I also made a series titled “The Ethnography of North America”, which was a title derived from a 19th Century series of books published by the Smithsonian. These were very serious books dealing with Native Americans and native cultures. The sculptures in that series, I observed, were compilations of materials speaking of the history of our culture in the 20th Century, and essentially provided an outlet for my feelings about aspects of our culture

Science, Science Fiction, Pseudo-Science and Fantasy were important parts of my youthful reading and movie going. Images of the unexpected, impossible objects and futuristic stories entertained me, and then Humankind watched Neil Armstrong drop on to our moon. Carl Sagan educated and enriched my life through his books and the Cosmos TV series, while reading the biographies of his life revealed his own limited human condition, his errors and his successes. Today I still pay attention to Science and pseudo-science, and expect faults and mistakes as part of the process of growth.
Books, television and film provided materials to influence thought and goals, serving as some sorts of interlude in the experiences of Reality. There were the movies like Disney’s Fantasia with its imaginative vignettes such as Night on Bald Mountain and the Centaurs and winged horses. Other movies and books became part of us as we viewed them, like Journey to the Center of the Earth, Forbidden Planet, early television Sci Fi serials; Arthur Clarke’s novel Childhood’s End and works by other authors. There were the cartoon images and comic books. I was also part of the last generation to listen to radio serials. I am a product of my culture, but that which I absorbed and experienced has synthesized in me motivating me subconsciously and consciously to draw bits and pieces from diverse sources into a new personal expression.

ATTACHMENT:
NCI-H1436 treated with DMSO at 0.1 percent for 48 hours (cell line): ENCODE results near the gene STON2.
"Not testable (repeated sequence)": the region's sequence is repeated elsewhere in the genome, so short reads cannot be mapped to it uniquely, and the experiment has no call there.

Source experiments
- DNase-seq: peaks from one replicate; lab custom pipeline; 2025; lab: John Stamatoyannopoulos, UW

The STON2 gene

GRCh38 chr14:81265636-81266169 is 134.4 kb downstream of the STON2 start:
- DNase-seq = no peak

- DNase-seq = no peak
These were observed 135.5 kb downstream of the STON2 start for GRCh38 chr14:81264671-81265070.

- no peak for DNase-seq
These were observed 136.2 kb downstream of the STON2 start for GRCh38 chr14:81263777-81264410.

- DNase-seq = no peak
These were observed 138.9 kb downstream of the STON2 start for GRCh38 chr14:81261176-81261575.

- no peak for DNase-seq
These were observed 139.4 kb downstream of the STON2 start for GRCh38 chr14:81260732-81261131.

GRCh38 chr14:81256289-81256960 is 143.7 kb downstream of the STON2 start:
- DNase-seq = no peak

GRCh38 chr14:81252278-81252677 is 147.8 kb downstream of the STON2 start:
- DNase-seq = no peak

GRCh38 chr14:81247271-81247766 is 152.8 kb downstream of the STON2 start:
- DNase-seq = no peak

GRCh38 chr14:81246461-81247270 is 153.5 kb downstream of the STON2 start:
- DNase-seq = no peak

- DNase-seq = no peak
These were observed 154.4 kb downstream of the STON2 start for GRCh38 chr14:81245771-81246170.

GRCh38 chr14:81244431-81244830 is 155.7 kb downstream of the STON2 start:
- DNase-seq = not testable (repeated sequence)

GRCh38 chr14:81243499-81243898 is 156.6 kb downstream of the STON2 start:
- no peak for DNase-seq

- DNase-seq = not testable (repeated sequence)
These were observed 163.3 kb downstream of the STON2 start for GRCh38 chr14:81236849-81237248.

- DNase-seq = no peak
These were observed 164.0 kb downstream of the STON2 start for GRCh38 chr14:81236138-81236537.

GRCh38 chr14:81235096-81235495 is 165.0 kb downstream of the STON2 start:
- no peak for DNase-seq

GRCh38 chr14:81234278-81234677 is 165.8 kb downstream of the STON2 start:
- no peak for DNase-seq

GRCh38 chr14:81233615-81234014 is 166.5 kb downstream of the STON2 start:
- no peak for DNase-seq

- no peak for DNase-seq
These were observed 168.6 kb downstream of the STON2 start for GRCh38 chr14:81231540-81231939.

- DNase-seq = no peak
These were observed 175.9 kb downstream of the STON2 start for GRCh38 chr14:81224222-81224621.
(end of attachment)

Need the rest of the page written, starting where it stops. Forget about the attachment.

Sports Afield magazine, pin up girls, the universal experiences related to sex, the repression of a Catholic upbringing in a conservative community, the blast of a shotgun and smell of gun power, the odor of gutted rabbits, catching northern pike and perch on wet and cool mornings walking streams during hot summer afternoons, a small public museum and the public library, visits to cabins, lakes and rivers; the appearance of pan fish in subtly colored water; aunts, uncles and cousins on family farms. Being ordinary and inexperienced while blundering into the frontier of my younger life. Feeling that there was something I should be “saying”, but not knowing what it was. To quote someone else, “I am a dreamer with nothing to say”.

The Human Condition, our frailty and heroism, hypocrisy and ignorance, has engaged my thoughts and set emotions astir. During the decades, restrictions and rules of family, community and religious law were imposed upon me, making me victim as well as observer. There were the years spent as an unhappy teacher, followed by the personal evolution and growth attending graduate studies in Madison. My favorite book of all time is “Spoon River Anthology”, by Edgar Lee Masters. Words from the brief revelations of those dead townsfolk might just as well be spoken today, and I see a correlation of my sculptures as “visual short stories” spoken by persons gone before. Like on the tombstones in “Spoon River”, perhaps these art objects are my several epitaphs. Painting to Sculpture

In the 80’s I first began making paintings that were explorations of geometric and gestural abstraction and non-objectivism. Beyond my former art history classes, I did a personal reading study in those subjects as well. It did not take long for me to become dissatisfied with the limitations of painting. It was, for me, essentially creating false impressions of reality and applying paint merely to explore the process of painting. Making pictures of things, and doing gestural abstraction, proved to be personal dead ends for me.

However, the presence of real 3D objects provided the reality and interest I needed to satisfy my personal expression. 3D materials, by their design, by their evolved aged appearance, by their relationships to each other, could enrich the meaning and depth of my work. They made the process more intriguing and fun, and by their association with one another in sculptures suggested stories and the process of evolution.